Last week it hit the news that Action On Sugar was calling for a ban on milkshakes that had an obscenely high amount of sugar. The Unicorn Freakshake on sale at Toby outlets was highlighted in particular due to it’s 39 – yes 39! – teaspoons of sugar per shake.
Whilst banning a treat that contains over six times the amount of sugar recommended for seven to 10-year-olds seems like a good idea, it of course prompted reactions along the lines of ‘nanny state telling us what to do’ amongst many. There will always be people who will deliberately do something rather than have someone else tell them they can’t. But is an outright ban a good idea anyway?
To ban or not to ban?
I believe there is a fundamental difference here in the approach required to many other foods. Firstly, I don’t agree with an outright ban (which may surprise you), but I do believe that menus with this type of item should be very clearly labelled. The news presentation is different to a standard menu presentation, for example. 163g of sugar on a menu is hard for someone to visualise (other than ‘a lot’), whereas 39 teaspoons is much easier. That’s why newspaper outlets use the latter to sell their story.
More importantly, whether or not you label a freakshake with all the information available, people know they’re having something unhealthy when they choose it. Admittedly, they might not realise just how unhealthy, but they’re not confusing it with a side salad. It’s a conscious decision to ‘have a treat’.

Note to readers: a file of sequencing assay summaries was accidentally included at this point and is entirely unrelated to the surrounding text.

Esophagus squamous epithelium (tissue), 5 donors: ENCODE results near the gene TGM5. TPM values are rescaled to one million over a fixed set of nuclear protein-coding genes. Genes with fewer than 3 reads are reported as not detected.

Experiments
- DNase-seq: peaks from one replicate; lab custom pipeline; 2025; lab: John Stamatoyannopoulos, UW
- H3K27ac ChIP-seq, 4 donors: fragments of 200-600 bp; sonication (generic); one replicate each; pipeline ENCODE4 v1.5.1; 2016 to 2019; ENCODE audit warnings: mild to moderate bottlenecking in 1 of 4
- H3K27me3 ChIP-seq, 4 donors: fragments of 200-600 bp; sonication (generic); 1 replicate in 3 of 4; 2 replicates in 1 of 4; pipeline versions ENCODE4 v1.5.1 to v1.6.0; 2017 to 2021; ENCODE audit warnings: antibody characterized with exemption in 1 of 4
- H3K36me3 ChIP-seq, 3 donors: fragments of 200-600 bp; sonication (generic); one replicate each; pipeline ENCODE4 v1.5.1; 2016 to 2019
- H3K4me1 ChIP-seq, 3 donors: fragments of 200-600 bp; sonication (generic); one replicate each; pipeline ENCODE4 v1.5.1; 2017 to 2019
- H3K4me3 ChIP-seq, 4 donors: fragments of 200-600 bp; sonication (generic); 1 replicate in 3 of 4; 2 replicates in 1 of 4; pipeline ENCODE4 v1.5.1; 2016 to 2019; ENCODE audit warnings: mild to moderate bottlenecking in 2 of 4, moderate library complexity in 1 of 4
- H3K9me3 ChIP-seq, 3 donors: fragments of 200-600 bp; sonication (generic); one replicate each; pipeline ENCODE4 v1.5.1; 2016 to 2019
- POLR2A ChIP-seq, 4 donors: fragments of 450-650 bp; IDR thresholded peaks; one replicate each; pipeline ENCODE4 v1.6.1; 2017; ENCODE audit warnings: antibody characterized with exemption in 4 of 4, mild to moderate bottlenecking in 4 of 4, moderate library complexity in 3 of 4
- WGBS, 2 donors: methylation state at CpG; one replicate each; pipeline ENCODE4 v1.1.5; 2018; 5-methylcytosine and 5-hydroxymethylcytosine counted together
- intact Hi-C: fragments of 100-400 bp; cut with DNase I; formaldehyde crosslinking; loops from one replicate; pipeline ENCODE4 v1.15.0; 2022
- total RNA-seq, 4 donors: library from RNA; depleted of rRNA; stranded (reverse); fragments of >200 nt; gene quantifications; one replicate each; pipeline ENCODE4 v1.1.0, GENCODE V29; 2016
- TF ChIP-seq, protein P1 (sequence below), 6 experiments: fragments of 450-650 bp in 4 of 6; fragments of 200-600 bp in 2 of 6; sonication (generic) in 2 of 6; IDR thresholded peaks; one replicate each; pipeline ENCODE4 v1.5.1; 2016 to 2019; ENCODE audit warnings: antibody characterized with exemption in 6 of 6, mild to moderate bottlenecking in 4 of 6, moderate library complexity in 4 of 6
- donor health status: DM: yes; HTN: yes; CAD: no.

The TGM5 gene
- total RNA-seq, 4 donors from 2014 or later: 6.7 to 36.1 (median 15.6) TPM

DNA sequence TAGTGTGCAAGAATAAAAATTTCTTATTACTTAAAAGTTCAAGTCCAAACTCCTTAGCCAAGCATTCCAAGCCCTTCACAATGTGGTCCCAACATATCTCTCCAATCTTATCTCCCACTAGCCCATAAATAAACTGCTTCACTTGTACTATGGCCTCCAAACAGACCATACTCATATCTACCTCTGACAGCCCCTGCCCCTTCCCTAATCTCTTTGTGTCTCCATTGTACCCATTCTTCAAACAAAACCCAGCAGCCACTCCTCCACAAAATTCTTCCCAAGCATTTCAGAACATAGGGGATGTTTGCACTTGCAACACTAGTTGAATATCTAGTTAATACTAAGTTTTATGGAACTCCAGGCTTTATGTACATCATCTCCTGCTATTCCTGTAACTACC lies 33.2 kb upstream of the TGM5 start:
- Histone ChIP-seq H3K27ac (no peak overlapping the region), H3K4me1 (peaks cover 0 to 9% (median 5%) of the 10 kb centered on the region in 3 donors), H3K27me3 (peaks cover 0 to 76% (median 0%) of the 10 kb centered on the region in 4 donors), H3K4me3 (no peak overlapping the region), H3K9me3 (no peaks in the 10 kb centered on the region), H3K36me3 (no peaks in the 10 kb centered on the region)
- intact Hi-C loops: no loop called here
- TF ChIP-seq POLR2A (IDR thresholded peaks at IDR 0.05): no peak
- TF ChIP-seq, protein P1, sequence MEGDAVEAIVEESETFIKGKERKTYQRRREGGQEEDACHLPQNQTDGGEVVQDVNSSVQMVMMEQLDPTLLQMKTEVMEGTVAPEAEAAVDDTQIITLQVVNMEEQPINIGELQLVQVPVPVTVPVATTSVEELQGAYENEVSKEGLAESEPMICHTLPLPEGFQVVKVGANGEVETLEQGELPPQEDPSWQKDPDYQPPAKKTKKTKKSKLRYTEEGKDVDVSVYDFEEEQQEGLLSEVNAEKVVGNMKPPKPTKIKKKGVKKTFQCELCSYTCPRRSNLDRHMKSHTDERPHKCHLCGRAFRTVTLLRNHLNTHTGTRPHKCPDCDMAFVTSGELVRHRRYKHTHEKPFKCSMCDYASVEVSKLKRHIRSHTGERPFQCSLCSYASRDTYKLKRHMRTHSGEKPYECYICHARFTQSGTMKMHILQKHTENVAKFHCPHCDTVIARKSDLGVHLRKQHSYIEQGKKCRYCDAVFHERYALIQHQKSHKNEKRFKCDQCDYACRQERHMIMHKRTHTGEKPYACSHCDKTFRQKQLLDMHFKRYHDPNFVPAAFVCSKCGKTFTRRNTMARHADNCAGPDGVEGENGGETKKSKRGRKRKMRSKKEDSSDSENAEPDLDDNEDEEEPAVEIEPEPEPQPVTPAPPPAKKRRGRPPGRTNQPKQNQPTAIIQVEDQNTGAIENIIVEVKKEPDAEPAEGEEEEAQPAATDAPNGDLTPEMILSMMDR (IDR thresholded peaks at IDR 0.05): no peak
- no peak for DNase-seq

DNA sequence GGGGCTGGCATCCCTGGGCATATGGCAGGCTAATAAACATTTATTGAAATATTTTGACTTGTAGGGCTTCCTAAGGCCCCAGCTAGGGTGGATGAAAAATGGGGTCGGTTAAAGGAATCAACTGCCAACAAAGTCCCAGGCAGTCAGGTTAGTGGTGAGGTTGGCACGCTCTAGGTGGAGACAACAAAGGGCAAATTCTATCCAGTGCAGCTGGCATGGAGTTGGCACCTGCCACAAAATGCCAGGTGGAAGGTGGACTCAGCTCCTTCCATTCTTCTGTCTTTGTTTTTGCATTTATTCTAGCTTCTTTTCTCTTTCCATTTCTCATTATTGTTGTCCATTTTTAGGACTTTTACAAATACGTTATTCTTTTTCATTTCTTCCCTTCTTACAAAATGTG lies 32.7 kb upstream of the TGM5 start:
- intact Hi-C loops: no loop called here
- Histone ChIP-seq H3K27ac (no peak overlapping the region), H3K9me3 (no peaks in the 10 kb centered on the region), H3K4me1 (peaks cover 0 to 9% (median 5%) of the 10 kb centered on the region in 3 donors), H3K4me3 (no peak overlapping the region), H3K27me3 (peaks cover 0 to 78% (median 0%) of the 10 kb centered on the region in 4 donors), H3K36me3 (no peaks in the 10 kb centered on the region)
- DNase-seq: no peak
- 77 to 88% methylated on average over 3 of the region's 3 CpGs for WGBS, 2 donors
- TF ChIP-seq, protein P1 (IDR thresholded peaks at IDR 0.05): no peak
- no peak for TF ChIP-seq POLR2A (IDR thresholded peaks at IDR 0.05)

Unconscious vs conscious eating
In my opinion, it would be better to focus on those foods that are significantly more ambiguous. The foods that people eat because they’re labelled as diet foods, simply because they’re lower in fat. The foods that catch people out.
I know countless people who have gone on a diet so have stopped adding a spoon of sugar to their tea or coffee, oblivious that the low fat yoghurt they’ve started to include with their lunch (must be healthy!) contains 3 teaspoons of the stuff – a net gain of 2 teaspoons for the swap. And you all know where I stand on children’s cereals – if you want to get anything banned there’s plenty out there that should be. Over the course of a week’s breakfast, people give their kids a freakshake plus in terms of sugar, often without even realising it.
So yes, we need to label better and maybe even ban or tax certain foods, but we need to choose our targets carefully. Bigger isn’t always better. The road to obesity and all its associated health risks isn’t a single freakshake every now and again, it’s all the other meals in between, eaten without awareness until it’s too late.
You can find out more about how to make more informed sugar choices in The Realist’s Guide To Sugar Free